Many birds that are experiencing population declines require extensive tracts of mature forest habitat for breeding. Recent work suggests that at least some may shift their habitat use to early-successional areas after nesting but before migration. I used constant-effort mist netting in regenerating clearcuts (4–8 years postcut) and dense mature-forest understories to assess (1) whether most bird species of mature forests show habitat shifts after breeding; and (2), on the basis of several measures of condition, whether birds using early-successional habitats garnered any benefits or penalties, compared with those that remained in forests. I captured 3,845 individual birds of 46 species at four pairs of sites in mature Allegheny hardwood forests in northwestern Pennsylvania during the postbreeding periods of 2005–2008. Most, but not all, forest birds were captured at higher rates in cuts than in forests, and that pattern persisted through the postbreeding season. Using an information-theoretic approach, I found strong support for a species-habitat interactive effect on both molt progression and body condition as measured by residuals from speciesspecific regression of mass on wing chord. Some, but not all, forest birds appeared to be in better condition when captured in cuts than when in forests. I found no support for a habitat effect on presence of fat or ectoparasites. My result s reveal that habitat choice in the postbreeding season is correlated with physiological condition for a subset of forest birds, which suggests that the maintenance of such early-successional habitats in mature forest may benefit these species.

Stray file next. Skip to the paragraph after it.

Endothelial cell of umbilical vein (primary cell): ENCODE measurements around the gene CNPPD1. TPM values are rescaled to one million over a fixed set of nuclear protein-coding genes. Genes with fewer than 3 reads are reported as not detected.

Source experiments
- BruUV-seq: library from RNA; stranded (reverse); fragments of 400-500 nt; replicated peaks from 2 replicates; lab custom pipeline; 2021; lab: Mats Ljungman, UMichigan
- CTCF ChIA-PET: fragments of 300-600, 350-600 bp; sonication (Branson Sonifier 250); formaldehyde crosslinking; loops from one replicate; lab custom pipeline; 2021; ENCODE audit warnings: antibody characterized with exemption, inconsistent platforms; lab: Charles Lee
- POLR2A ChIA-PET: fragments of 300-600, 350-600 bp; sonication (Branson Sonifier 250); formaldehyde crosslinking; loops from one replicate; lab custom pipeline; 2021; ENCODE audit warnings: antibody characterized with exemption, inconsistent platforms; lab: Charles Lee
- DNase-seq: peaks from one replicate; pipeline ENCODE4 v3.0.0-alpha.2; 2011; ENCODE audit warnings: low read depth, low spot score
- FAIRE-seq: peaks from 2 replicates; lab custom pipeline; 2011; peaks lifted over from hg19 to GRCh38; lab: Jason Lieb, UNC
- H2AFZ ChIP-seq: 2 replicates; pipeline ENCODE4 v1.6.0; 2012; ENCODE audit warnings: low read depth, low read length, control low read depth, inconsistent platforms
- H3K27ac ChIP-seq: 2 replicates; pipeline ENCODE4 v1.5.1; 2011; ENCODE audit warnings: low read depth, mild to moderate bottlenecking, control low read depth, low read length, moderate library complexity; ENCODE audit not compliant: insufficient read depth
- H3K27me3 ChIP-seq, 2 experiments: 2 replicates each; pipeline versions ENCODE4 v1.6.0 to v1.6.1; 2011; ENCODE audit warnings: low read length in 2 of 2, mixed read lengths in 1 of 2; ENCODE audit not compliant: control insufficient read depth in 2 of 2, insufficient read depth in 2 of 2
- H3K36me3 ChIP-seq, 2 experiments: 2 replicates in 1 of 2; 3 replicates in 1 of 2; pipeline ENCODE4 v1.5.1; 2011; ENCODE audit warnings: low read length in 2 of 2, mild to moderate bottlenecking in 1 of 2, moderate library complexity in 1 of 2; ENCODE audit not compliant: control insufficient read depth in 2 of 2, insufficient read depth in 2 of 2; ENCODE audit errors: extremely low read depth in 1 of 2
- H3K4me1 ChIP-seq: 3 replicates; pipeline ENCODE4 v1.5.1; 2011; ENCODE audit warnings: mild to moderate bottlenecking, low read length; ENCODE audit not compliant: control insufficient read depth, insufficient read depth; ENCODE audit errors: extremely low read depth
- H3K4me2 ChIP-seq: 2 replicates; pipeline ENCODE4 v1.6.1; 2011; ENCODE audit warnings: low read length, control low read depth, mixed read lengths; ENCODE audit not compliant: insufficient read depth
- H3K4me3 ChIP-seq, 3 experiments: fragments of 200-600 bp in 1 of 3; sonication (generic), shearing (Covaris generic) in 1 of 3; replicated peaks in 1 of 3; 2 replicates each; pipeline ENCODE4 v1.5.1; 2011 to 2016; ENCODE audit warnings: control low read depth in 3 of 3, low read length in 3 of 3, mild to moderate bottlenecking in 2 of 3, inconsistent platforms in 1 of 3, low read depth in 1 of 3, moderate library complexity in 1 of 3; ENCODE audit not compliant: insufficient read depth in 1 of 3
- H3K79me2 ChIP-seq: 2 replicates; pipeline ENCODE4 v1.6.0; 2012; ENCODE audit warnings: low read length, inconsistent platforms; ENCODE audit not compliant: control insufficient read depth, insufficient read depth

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Vol. 130 • No. 3